On Saturday, Canadian MMA fans heard some good news. The sport was legalized in Ontario, with events starting in 2011.
They have good reason to be excited. Ontario's capital of Toronto is the largest city in Canada, a haven for MMA fans. Shows in Montreal and Vancouver have sold out quickly, and the UFC is eager to try for another sellout at the Rogers Centre, a large arena in Toronto.
White and Ratner aren't alone in their excitement. Sportsnet's Joe Ferraro, an Ontario native who has long covered MMA, was emotional over the prospect of finally getting to see his sport in his hometown.
As I write this article, I am experiencing a heightened sensation that sees my eyesight as blurry and my veins pumping with adrenaline while I smile from ear to ear. I knew this day would come but I never anticipated the emotional rush. Many of my close friends, colleagues, peers and family members are calling this my own personal victory, comparing to having my hand raised in a title fight.
UFC veteran and Canadian Jason MacDonald worries that though MMA in Toronto won't be enough to move the sport forward considering that Vancouver shut the doors to MMA after UFC 115.
That’s great news, but I must say I’m not sure it’s as huge as everybody thought it would be. Toronto’s the biggest city in Canada and it opens the doors to having a UFC event in Toronto, and it’s great to have another MMA event in Canada. But the door appears to have been slammed shut on MMA in Vancouver so as one door is opened, another closes.
Jeff Joslin, a former fighter, is looking beyond Toronto. He wants to bring MMA to his hometown of Hamilton. From thespec.com:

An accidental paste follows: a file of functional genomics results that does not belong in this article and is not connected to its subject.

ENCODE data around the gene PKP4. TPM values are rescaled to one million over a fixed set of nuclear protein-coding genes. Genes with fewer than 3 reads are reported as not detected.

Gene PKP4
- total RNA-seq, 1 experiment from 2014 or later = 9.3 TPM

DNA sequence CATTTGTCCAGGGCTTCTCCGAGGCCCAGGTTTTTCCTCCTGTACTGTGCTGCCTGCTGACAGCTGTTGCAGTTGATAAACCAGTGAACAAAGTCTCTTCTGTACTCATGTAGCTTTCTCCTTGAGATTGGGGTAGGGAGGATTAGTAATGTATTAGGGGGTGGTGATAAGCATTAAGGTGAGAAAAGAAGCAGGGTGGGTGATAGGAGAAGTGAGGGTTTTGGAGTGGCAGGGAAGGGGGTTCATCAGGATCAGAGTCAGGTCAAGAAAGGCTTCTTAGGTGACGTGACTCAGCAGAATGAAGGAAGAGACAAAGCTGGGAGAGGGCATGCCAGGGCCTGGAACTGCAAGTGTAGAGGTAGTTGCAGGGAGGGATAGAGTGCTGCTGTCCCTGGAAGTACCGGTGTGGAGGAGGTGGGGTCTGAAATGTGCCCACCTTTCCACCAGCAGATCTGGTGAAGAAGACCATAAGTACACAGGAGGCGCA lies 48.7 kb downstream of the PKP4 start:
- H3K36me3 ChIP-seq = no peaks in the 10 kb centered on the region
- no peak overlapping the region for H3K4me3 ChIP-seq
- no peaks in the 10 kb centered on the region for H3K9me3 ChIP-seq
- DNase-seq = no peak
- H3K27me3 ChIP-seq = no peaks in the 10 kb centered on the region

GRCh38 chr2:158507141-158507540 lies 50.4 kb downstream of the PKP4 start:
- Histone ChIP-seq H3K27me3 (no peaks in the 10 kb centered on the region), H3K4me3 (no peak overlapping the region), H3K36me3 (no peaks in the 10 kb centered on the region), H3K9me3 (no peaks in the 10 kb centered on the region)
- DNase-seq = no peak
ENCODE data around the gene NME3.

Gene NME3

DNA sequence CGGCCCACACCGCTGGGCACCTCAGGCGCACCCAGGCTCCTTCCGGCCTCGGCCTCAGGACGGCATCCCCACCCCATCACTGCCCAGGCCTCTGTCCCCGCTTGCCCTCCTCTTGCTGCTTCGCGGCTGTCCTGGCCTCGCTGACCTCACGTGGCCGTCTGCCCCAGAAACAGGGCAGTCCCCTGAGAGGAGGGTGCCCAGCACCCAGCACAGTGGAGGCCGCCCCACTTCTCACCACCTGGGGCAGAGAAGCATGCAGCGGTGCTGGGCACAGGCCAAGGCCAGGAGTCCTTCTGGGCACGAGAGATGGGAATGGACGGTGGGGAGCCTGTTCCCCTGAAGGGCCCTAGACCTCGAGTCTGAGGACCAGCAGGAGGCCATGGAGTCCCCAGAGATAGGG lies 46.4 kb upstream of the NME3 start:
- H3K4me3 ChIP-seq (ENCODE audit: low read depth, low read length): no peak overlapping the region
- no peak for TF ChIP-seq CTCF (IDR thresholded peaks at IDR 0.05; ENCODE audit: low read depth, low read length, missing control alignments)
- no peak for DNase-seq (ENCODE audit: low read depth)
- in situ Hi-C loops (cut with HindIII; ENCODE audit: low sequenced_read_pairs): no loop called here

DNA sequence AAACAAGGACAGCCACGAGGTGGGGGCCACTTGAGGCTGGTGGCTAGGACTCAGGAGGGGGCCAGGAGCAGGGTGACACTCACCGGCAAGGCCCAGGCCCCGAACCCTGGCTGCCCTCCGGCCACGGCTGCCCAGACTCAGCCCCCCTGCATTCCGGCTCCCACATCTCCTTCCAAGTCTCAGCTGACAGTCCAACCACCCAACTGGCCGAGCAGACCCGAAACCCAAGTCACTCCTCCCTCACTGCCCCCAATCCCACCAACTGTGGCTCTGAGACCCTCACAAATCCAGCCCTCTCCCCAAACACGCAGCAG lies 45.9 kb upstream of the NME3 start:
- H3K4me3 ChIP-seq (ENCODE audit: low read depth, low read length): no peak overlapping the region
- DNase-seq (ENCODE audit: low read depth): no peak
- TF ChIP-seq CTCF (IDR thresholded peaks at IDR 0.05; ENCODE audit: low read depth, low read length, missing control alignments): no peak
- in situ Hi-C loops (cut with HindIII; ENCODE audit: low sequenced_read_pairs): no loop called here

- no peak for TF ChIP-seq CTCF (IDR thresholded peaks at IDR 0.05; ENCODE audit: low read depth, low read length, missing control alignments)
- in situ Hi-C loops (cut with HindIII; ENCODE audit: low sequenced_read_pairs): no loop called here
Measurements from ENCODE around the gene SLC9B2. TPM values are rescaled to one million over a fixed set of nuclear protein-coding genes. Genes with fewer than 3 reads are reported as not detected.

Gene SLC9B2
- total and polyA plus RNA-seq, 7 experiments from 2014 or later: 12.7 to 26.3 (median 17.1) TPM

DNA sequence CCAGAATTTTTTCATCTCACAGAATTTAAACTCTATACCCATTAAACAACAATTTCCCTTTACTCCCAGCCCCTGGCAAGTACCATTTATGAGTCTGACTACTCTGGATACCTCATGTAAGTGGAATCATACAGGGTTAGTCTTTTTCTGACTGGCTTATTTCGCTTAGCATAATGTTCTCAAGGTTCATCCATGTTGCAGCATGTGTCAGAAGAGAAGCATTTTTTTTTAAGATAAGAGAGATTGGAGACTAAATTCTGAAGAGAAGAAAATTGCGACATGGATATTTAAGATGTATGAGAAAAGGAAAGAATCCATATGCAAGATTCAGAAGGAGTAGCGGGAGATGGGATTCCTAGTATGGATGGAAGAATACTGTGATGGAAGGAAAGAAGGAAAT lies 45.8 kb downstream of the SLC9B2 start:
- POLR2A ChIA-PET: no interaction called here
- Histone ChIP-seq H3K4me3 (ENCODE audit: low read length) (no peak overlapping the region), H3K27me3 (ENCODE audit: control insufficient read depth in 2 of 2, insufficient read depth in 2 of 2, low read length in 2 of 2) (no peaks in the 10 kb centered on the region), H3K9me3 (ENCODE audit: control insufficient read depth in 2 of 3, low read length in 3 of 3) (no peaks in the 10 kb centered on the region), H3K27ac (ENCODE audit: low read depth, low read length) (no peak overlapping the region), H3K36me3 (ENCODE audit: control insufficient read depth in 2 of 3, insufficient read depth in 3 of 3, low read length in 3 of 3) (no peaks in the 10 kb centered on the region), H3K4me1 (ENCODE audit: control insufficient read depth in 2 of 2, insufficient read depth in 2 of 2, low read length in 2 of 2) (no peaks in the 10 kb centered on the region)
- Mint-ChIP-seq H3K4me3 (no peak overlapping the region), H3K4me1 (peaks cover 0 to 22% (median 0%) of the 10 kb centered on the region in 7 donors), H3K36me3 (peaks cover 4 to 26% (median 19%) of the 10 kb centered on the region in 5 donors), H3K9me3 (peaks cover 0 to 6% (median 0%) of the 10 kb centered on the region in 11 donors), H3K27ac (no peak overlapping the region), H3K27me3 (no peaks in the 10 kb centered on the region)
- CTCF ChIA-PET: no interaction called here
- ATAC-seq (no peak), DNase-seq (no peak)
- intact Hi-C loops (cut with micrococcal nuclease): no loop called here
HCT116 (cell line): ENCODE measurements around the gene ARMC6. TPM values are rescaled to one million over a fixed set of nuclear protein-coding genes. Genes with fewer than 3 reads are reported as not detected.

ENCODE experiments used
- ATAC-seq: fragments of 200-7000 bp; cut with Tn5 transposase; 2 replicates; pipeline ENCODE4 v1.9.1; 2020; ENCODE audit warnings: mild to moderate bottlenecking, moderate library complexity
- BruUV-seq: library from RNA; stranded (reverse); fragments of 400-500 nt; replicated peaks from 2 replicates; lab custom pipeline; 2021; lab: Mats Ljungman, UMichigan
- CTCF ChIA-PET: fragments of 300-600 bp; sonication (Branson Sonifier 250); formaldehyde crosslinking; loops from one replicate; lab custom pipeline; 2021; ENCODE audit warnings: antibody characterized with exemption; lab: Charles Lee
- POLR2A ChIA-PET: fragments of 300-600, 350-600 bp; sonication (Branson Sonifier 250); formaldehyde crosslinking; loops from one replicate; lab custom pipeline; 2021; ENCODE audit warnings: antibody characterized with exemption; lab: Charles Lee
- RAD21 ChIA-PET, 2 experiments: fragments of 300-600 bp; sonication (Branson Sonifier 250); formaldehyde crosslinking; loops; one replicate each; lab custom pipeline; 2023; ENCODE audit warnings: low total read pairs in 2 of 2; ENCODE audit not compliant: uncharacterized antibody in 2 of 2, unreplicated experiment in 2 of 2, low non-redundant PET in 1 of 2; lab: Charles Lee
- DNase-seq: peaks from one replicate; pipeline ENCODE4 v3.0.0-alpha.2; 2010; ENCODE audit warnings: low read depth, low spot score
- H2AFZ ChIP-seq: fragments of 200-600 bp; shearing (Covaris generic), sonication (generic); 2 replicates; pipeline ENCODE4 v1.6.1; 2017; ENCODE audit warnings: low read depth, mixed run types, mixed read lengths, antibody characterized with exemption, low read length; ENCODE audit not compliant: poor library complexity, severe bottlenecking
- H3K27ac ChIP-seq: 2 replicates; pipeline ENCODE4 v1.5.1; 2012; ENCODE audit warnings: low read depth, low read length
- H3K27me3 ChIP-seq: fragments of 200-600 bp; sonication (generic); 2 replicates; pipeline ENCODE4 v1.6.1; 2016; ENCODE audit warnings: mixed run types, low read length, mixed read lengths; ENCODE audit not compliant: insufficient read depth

"I have family and friends who have never seen me fight," he said.
"I've never had the chance to be a hometown fighter ... maybe now I can be part of bringing a fight to Hamilton."
Not everyone in Canada is thrilled. A doctors group in British Columbia has called for a ban of the sport, though one writer points out the problems with such a ban. From The Province:
The doctors' concern for the health of the fighters -- presumably their motivation in calling for the ban -- is reasonable. After all, they're doctors.
But their call for a ban is illogical. Many sports kill and maim their participants in much greater numbers than MMA, which has lost just two fighters in its history. Compare that with the hundreds of race-car drivers or football players who have died while competing and the dozens of boxers, skiers, jockeys and soccer and hockey players who've perished. And that's not counting serious injuries. By the BCMA's logic, shouldn't those sports also be banned? MMA fighters, like athletes in other risky sports, accept the risks they are taking.
MMA is already an incredibly popular sport in Canada. Welcome to the fray, Ontario.